No. 3 is a long (202-yard) par 3, and in contrast to Nos. 1 and 2, is very pretty. The tee is elevated and you need to carry a pond and a large bunker guarding the green on the front right. Left is death, or possible death, anyway, as range balls zing through the meager trees which ostensibly protect players from long hitters on the range.

Let me tell you that the trees don't work; there were even range balls in the bunker on the front right of the green and on the green itself. My photographer was nearly hit on the fly while addressing his second shot, just left of the green. Obviously, some sort of net or fence is required here and on the second fairway.

Beginning at hole No. 4, a 568-yard par 5, the course steadily improves. The 4th requires a long and precise blind tee shot over a ridge. O.B. looms on the right. The perfect tee shot leaves you a very daunting second shot over a swamp on the right side of the fairway. One of my greatest achievements of the round was not losing a ball here (I more than made up for it later, though). Par this number one handicap hole, and you've got bragging rights for the day.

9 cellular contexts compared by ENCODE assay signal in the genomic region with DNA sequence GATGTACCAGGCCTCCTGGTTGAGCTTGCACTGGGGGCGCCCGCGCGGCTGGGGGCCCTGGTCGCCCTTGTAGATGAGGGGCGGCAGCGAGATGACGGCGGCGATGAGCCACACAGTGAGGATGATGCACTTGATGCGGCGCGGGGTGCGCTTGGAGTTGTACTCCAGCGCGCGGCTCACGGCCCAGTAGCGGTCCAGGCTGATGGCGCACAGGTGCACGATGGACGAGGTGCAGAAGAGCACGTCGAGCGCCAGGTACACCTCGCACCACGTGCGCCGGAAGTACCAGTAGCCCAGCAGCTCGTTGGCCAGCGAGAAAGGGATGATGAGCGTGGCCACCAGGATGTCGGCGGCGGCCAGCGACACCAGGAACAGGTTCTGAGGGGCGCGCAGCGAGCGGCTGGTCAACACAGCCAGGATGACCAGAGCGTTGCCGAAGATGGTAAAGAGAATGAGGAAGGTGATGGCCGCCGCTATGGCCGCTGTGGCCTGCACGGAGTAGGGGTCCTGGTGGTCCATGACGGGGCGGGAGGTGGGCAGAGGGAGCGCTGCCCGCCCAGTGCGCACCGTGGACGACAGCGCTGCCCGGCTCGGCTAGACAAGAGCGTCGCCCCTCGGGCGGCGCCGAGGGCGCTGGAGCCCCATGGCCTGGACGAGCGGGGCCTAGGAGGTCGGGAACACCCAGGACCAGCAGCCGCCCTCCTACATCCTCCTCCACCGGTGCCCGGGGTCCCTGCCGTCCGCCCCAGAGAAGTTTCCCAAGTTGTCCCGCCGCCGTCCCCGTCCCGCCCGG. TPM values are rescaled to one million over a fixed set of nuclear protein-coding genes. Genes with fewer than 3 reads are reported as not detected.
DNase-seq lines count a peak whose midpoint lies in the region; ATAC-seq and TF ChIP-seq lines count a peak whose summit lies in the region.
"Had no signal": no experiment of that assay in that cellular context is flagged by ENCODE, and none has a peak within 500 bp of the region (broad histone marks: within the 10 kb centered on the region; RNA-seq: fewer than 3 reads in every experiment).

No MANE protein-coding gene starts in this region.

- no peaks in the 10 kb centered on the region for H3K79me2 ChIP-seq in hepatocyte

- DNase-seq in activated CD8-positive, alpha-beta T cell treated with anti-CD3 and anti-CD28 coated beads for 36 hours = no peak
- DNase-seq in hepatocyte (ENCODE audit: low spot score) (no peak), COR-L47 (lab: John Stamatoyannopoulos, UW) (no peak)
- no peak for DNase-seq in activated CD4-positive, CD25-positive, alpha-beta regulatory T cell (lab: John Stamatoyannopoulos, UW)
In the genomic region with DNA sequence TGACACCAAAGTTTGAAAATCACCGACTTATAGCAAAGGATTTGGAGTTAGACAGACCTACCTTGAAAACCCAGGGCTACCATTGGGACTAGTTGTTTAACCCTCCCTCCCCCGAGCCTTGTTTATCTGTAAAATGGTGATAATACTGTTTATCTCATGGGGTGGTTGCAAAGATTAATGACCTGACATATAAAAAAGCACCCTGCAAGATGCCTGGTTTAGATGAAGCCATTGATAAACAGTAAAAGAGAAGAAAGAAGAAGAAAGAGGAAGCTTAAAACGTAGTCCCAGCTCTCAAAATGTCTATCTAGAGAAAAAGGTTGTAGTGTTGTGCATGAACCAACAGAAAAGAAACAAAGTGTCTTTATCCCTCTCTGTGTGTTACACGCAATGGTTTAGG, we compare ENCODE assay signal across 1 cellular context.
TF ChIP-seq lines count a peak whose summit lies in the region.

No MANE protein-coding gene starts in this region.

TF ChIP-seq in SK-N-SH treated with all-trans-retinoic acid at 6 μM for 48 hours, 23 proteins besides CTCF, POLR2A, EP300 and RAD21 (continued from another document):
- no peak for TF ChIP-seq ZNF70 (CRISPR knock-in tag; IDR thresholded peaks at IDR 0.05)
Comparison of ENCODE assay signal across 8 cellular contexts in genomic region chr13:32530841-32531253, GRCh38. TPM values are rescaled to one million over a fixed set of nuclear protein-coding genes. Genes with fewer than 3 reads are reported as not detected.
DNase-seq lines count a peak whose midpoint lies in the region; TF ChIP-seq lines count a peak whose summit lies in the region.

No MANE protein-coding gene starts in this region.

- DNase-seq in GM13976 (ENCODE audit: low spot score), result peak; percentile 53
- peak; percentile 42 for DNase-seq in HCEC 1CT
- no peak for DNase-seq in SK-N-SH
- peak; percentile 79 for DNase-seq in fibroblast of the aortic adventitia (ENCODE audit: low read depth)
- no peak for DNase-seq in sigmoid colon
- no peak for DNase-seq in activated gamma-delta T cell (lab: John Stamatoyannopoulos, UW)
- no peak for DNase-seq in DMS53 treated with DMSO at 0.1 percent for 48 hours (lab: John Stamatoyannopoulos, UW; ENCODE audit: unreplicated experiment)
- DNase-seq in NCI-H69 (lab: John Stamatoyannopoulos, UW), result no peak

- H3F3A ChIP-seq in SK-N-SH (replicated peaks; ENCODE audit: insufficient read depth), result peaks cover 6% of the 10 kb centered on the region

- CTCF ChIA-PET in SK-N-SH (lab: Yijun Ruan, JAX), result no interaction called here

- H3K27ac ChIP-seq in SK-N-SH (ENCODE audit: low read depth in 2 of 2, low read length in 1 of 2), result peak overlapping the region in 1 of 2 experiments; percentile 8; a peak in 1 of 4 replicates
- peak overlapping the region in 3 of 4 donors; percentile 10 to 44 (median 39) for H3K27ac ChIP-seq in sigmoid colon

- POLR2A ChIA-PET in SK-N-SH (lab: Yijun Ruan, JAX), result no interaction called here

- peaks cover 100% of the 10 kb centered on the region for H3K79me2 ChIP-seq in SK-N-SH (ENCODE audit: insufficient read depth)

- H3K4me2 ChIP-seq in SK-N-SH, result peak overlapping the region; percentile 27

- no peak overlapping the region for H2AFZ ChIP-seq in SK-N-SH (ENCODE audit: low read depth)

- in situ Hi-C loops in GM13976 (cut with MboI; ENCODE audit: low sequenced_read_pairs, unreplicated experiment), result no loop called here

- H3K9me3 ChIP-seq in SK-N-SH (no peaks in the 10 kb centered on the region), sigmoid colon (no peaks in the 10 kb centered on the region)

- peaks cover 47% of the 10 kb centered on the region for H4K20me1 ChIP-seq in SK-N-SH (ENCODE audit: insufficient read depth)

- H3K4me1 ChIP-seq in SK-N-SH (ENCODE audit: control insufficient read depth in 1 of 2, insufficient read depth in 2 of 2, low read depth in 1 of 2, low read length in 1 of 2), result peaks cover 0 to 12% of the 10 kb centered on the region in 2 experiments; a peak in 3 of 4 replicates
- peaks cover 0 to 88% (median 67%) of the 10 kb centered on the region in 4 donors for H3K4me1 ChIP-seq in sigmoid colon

The par-4, 400-yard 6th begins with a lovely tee shot out of a chute of trees. The fairway is dotted with sand traps, and there is one huge, steeply faced trap left that pretty much forces a backwards shot to get out.

When you hit the par-3, 172-yard 7th, you finally know that your money has been well spent. In fact, at the risk of sounding overly effusive, I will say that this hole is one of the best par 3s in mid and southern Michigan. In order to hit the shallow, wide green, you have to carry over an enormous expanse of brush and brambles and a huge bunker front right.